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              Measuring population ageing: an analysis of the Global Burden of Disease Study 2017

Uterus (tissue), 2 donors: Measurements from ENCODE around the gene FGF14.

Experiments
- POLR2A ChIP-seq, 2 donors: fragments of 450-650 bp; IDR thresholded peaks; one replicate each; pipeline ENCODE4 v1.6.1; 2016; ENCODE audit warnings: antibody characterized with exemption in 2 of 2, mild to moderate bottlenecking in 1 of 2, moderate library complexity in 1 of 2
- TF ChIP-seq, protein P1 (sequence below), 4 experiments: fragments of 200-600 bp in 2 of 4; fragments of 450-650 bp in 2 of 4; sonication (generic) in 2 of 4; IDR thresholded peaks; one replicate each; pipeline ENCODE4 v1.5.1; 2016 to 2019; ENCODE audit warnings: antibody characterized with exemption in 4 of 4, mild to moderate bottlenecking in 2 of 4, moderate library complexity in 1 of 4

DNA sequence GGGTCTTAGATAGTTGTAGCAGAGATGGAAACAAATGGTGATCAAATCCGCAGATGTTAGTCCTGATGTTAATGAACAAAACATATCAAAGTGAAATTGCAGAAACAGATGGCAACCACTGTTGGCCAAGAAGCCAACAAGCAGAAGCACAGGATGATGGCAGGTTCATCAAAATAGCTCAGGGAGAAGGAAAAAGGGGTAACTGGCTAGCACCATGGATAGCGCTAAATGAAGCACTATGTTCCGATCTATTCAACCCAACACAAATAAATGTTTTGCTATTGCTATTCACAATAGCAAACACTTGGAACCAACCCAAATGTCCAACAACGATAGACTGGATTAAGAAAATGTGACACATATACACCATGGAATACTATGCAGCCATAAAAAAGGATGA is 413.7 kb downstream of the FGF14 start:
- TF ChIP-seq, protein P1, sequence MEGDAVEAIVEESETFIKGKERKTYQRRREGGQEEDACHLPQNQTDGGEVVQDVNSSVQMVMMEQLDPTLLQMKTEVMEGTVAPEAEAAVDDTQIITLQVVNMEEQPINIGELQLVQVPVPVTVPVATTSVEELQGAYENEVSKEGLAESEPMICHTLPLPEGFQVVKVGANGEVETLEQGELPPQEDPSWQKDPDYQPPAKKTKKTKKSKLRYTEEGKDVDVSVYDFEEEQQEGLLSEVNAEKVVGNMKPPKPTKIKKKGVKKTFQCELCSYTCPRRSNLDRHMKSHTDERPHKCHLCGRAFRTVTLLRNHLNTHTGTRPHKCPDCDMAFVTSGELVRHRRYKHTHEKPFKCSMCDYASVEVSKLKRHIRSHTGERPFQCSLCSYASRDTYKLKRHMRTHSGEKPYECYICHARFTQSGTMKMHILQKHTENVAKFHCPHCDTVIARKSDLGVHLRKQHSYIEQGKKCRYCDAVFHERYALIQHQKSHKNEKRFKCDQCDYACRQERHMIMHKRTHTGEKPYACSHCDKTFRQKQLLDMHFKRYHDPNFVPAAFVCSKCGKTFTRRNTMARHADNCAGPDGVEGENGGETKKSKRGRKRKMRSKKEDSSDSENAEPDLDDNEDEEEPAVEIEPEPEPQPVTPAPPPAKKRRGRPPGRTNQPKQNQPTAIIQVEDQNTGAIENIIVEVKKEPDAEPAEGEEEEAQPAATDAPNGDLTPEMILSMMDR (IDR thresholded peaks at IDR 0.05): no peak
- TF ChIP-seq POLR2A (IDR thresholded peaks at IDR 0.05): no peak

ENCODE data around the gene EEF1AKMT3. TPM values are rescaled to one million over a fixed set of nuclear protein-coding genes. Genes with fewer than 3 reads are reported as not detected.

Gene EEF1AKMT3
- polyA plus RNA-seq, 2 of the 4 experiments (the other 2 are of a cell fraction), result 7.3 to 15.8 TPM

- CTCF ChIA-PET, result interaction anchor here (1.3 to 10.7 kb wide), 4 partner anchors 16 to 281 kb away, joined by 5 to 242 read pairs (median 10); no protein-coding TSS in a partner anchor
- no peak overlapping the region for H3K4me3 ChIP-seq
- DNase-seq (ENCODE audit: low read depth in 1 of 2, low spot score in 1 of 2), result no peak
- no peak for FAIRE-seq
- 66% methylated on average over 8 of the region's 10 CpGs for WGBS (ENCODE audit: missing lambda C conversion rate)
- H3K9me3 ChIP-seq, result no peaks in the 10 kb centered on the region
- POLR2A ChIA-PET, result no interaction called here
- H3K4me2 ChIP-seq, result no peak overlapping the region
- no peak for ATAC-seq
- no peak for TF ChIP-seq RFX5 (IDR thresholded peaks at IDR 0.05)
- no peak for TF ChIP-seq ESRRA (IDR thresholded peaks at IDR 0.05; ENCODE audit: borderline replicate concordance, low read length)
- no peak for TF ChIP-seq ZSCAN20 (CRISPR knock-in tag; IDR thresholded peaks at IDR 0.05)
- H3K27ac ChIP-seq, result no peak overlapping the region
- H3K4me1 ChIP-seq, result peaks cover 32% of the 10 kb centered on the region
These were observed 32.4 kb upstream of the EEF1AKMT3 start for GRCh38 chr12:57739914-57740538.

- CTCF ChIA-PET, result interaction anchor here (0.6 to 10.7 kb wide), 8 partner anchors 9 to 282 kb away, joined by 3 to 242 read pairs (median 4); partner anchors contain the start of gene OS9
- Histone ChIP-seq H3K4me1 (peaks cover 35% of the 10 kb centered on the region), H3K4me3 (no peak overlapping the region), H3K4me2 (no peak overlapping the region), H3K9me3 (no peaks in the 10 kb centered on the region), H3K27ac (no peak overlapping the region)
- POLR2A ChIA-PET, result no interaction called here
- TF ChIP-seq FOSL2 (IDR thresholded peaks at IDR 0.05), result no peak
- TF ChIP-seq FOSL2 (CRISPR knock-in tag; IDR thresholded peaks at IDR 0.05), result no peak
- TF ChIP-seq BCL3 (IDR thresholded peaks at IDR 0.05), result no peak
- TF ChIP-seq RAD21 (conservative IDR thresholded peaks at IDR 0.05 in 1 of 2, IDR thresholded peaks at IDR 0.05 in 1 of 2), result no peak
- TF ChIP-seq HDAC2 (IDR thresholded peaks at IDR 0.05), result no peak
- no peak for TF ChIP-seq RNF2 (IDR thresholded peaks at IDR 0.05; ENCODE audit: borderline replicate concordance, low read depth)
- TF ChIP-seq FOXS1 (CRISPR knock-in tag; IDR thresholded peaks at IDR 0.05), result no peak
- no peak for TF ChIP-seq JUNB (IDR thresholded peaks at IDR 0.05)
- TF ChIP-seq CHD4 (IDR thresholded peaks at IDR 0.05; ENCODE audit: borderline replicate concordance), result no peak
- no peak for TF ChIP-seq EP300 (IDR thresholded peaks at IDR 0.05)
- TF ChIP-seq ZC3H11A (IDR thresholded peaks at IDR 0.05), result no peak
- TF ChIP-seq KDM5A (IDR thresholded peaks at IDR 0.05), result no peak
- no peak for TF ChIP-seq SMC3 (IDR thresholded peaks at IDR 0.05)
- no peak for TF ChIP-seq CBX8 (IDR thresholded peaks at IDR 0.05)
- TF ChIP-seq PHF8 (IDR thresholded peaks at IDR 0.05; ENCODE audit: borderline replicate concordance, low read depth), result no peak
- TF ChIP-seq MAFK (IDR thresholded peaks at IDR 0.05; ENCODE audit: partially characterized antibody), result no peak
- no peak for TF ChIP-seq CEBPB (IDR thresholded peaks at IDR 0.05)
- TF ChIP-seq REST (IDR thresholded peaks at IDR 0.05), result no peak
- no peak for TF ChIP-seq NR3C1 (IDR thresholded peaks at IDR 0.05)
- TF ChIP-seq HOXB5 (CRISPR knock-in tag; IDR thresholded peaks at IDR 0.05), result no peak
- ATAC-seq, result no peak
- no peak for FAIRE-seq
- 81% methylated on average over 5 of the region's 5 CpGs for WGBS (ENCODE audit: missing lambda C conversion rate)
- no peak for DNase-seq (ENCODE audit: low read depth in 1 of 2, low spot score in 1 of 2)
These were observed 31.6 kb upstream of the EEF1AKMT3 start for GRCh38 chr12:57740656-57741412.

Summary Background Traditional metrics for population health ageing tend not to differentiate between extending life expectancy and adding healthy years. A population ageing metric that reflects both longevity and health status, incorporates a comprehensive range of diseases, and allows for comparisons across countries and time is required to understand the progression of ageing and to inform policies. Methods Using the Global Burden of Diseases, Injuries, and Risk Factors Study 2017, we developed a metric that reflects age-related morbidity and mortality at the population level. First, we identified a set of age-related diseases, defined as diseases with incidence rates among the adult population increasing quadratically with age, and measured their age-related burden, defined as the sum of disability-adjusted life-years (DALYs) of these diseases among adults. Second, we estimated age-standardised age-related health burden across 195 countries between 1990 and 2017. Using global average 65-year-olds as the reference population, we calculated the equivalent age in terms of age-related disease burden for all countries. Third, we analysed how the changes in age-related burden during the study period relate to different factors with a decomposition analysis. Finally, we describe how countries with similar levels of overall age-related burden experience different onsets of ageing. We represent the uncertainty of our estimates by calculating uncertainty intervals (UI) from 1000 draw-level estimates for each disease, country, year, and age. Findings 92 diseases were identified as age related, accounting for 51·3% (95% UI 48·5–53·9) of all global burden among adults in 2017. Across the Socio-demographic Index (SDI), the rate of age-related burden ranged from 137·8 DALYs (128·9–148·3) per 1000 adults in high SDI countries to 265·9 DALYs (251·0–280·1) in low SDI countries. The equivalent age to average 65-year-olds globally spanned from 76·1 years (75·6–76·7) in Japan to 45·6 years (42·6–48·2) in Papua New Guinea. Age-standardised age-related disease rates have decreased over time across all SDI levels and regions between 1990 and 2017, mainly due to decreases in age-related case fatality and disease severity. Even among countries with similar age-standardised death rates, large differences in the onset and patterns of accumulating age-related burden exist. Interpretation The new metric facilitates the shift from thinking not just about chronological age but the health status and disease severity of ageing populations. Our findings could provide inputs into policymaking by identifying key drivers of variation in the ageing burden and resources required for addressing the burden. Funding National Institute on Aging of the National Institutes of Health.